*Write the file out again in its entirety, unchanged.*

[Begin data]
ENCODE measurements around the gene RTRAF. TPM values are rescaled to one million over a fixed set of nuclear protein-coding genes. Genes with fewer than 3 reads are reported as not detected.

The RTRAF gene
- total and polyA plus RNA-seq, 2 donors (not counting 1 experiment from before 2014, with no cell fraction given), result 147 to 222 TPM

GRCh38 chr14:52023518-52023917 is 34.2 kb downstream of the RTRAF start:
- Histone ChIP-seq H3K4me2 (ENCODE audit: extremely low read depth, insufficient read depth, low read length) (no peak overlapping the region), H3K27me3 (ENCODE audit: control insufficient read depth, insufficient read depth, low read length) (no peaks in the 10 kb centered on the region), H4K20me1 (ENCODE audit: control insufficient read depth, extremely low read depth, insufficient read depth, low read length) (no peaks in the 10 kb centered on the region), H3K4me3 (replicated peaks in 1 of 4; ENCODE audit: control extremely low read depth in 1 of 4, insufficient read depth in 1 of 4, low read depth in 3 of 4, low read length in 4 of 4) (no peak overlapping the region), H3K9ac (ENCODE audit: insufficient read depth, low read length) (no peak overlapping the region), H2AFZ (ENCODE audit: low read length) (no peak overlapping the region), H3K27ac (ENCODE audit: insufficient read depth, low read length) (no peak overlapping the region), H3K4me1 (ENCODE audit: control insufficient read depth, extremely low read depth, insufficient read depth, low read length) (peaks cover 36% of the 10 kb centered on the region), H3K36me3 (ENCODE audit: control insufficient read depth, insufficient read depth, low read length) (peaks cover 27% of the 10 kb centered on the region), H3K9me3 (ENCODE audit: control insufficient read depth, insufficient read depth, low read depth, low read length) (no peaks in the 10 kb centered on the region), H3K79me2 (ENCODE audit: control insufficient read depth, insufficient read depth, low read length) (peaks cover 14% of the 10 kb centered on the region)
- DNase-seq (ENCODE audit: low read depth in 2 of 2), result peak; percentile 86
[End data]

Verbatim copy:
ENCODE measurements around the gene RTRAF. TPM values are rescaled to one million over a fixed set of nuclear protein-coding genes. Genes with fewer than 3 reads are reported as not detected.

The RTRAF gene
- total and polyA plus RNA-seq, 2 donors (not counting 1 experiment from before 2014, with no cell fraction given), result 147 to 222 TPM

GRCh38 chr14:52023518-52023917 is 34.2 kb downstream of the RTRAF start:
- Histone ChIP-seq H3K4me2 (ENCODE audit: extremely low read depth, insufficient read depth, low read length) (no peak overlapping the region), H3K27me3 (ENCODE audit: control insufficient read depth, insufficient read depth, low read length) (no peaks in the 10 kb centered on the region), H4K20me1 (ENCODE audit: control insufficient read depth, extremely low read depth, insufficient read depth, low read length) (no peaks in the 10 kb centered on the region), H3K4me3 (replicated peaks in 1 of 4; ENCODE audit: control extremely low read depth in 1 of 4, insufficient read depth in 1 of 4, low read depth in 3 of 4, low read length in 4 of 4) (no peak overlapping the region), H3K9ac (ENCODE audit: insufficient read depth, low read length) (no peak overlapping the region), H2AFZ (ENCODE audit: low read length) (no peak overlapping the region), H3K27ac (ENCODE audit: insufficient read depth, low read length) (no peak overlapping the region), H3K4me1 (ENCODE audit: control insufficient read depth, extremely low read depth, insufficient read depth, low read length) (peaks cover 36% of the 10 kb centered on the region), H3K36me3 (ENCODE audit: control insufficient read depth, insufficient read depth, low read length) (peaks cover 27% of the 10 kb centered on the region), H3K9me3 (ENCODE audit: control insufficient read depth, insufficient read depth, low read depth, low read length) (no peaks in the 10 kb centered on the region), H3K79me2 (ENCODE audit: control insufficient read depth, insufficient read depth, low read length) (peaks cover 14% of the 10 kb centered on the region)
- DNase-seq (ENCODE audit: low read depth in 2 of 2), result peak; percentile 86